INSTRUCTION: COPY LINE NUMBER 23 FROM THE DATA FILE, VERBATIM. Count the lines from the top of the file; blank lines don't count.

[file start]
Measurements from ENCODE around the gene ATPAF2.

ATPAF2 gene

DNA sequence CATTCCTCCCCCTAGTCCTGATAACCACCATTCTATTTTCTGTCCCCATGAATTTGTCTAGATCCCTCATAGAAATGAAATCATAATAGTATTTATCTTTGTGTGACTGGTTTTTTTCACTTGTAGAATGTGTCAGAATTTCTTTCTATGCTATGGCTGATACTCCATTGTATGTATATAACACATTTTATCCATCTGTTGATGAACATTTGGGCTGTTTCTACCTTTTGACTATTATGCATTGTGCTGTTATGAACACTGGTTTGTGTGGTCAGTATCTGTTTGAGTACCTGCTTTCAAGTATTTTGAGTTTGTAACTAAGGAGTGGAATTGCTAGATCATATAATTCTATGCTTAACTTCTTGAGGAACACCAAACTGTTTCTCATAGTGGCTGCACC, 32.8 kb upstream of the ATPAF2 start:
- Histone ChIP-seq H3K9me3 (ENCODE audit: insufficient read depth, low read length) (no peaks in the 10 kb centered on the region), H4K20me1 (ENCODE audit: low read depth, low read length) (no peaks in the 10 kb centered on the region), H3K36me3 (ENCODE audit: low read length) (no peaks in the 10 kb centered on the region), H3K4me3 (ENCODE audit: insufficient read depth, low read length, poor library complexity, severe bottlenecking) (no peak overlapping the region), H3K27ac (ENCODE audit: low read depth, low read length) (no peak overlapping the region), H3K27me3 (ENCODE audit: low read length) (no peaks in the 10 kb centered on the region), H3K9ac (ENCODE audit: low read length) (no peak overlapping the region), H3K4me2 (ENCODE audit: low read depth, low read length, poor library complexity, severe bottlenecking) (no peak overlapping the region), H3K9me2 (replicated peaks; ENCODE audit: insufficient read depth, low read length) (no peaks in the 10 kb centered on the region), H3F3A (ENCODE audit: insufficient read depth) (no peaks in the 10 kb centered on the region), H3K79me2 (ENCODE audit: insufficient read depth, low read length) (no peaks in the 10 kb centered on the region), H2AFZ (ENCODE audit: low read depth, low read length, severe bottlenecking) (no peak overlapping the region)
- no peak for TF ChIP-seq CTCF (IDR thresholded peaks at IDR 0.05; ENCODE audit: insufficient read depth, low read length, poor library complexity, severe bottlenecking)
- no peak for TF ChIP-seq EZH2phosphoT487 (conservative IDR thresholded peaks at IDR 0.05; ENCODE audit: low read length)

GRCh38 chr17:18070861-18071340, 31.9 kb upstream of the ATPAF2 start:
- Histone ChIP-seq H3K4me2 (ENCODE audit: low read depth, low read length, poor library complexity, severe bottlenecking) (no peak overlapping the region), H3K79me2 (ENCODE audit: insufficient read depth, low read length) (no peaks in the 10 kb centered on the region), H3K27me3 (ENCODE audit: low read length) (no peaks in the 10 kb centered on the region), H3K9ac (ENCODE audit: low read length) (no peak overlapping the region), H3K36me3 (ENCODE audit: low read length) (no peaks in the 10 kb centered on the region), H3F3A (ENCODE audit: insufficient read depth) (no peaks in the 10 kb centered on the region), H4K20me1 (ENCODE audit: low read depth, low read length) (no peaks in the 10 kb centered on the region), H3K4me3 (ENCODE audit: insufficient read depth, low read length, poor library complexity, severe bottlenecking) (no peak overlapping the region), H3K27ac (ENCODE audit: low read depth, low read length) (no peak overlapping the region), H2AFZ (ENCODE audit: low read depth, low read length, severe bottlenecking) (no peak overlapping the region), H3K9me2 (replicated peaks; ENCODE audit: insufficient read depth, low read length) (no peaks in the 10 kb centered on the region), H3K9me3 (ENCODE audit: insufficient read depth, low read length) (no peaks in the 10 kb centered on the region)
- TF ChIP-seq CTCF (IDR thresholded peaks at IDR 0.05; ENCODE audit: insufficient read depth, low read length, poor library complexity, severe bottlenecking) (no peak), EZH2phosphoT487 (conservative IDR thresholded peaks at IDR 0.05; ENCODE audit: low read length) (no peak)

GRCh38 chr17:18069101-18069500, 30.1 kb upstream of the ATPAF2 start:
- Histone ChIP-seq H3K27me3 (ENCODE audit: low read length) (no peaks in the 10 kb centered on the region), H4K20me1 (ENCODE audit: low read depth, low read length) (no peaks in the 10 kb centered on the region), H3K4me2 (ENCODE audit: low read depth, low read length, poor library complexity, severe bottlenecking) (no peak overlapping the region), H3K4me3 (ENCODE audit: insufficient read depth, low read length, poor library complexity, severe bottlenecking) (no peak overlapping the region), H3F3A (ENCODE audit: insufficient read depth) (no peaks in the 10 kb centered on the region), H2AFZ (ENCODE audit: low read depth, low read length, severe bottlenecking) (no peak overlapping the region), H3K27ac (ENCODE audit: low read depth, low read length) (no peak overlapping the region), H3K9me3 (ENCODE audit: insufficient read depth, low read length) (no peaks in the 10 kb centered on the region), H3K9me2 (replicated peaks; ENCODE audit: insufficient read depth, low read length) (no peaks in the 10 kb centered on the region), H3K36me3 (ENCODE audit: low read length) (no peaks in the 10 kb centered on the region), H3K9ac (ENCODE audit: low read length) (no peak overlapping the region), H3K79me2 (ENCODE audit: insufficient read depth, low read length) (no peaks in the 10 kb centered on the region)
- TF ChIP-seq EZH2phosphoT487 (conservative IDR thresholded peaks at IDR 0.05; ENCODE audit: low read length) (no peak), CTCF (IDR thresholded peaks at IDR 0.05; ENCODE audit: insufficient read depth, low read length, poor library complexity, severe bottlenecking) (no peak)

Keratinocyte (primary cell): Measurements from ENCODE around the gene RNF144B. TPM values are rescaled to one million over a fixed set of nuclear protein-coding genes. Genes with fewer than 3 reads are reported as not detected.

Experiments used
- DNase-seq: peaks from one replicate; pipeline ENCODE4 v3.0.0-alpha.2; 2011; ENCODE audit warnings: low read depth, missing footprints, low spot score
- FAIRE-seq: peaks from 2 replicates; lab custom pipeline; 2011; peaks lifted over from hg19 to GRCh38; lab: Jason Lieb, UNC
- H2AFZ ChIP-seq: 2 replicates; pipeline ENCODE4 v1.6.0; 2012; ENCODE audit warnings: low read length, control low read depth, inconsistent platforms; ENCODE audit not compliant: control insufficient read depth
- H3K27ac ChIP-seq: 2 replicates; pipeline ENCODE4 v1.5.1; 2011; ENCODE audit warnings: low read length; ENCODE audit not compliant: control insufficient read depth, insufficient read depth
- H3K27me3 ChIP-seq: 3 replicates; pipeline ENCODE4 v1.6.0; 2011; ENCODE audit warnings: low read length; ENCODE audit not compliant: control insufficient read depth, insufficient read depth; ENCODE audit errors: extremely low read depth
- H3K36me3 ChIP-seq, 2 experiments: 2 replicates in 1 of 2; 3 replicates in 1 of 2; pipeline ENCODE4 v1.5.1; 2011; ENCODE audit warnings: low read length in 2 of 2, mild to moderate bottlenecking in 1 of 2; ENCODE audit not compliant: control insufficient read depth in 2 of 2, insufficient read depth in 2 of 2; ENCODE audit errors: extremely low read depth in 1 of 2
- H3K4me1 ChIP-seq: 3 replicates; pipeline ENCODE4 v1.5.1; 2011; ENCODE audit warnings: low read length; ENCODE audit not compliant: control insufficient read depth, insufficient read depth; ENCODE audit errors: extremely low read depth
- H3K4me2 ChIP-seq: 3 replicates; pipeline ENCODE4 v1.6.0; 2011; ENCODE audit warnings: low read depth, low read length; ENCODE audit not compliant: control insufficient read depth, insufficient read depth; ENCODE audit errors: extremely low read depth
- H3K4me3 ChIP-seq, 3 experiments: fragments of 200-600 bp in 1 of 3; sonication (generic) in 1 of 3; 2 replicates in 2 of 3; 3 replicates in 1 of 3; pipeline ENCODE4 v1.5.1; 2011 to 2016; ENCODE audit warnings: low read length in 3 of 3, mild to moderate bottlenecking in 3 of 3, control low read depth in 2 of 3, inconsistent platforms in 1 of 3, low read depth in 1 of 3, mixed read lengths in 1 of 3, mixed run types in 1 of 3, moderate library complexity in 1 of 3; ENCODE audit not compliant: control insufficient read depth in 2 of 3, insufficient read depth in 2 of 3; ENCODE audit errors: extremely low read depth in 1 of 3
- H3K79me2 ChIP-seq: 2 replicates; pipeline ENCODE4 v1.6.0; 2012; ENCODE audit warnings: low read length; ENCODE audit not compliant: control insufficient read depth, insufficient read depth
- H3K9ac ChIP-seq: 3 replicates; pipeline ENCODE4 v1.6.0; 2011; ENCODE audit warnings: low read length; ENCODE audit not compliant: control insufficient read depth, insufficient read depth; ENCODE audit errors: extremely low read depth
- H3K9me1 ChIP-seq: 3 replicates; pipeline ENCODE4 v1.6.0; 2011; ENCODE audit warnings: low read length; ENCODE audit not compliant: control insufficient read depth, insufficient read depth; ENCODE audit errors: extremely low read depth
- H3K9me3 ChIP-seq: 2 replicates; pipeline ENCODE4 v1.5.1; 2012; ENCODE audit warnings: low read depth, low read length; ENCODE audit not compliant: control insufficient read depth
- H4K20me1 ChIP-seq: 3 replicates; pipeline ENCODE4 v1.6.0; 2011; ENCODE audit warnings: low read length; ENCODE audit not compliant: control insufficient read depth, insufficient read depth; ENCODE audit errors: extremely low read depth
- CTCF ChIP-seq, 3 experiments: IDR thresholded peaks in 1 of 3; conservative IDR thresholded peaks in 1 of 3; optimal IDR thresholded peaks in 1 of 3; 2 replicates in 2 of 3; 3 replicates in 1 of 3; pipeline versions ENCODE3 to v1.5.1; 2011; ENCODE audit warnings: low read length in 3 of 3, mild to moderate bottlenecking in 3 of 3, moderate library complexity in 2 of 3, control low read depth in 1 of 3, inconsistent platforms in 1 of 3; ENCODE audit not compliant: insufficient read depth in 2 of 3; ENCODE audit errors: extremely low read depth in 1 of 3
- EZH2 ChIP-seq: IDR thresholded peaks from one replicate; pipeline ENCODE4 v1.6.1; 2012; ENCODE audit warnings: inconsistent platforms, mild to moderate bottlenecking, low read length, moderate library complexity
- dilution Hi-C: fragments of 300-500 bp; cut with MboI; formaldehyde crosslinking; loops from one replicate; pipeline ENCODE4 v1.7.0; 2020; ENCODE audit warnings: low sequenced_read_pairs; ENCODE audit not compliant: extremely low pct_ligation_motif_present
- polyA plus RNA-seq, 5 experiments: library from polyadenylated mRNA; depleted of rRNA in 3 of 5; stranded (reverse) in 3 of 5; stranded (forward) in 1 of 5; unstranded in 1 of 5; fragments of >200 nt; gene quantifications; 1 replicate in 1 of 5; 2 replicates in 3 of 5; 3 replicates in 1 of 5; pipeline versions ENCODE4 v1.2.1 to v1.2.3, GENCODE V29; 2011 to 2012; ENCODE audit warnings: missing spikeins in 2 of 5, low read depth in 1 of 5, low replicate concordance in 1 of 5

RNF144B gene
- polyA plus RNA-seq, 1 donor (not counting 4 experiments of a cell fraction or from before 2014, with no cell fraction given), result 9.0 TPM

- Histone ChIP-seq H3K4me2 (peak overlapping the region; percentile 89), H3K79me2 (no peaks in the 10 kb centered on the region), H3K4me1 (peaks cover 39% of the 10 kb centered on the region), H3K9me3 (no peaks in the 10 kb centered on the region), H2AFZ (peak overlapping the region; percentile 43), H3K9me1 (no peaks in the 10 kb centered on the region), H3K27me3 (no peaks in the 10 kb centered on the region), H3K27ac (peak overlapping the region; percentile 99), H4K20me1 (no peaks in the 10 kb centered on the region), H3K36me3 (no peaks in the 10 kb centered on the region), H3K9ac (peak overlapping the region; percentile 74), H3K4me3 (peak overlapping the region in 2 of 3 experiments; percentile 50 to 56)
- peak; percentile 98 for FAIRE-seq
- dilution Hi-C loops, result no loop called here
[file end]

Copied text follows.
- H3K4me3 ChIP-seq, 3 experiments: fragments of 200-600 bp in 1 of 3; sonication (generic) in 1 of 3; 2 replicates in 2 of 3; 3 replicates in 1 of 3; pipeline ENCODE4 v1.5.1; 2011 to 2016; ENCODE audit warnings: low read length in 3 of 3, mild to moderate bottlenecking in 3 of 3, control low read depth in 2 of 3, inconsistent platforms in 1 of 3, low read depth in 1 of 3, mixed read lengths in 1 of 3, mixed run types in 1 of 3, moderate library complexity in 1 of 3; ENCODE audit not compliant: control insufficient read depth in 2 of 3, insufficient read depth in 2 of 3; ENCODE audit errors: extremely low read depth in 1 of 3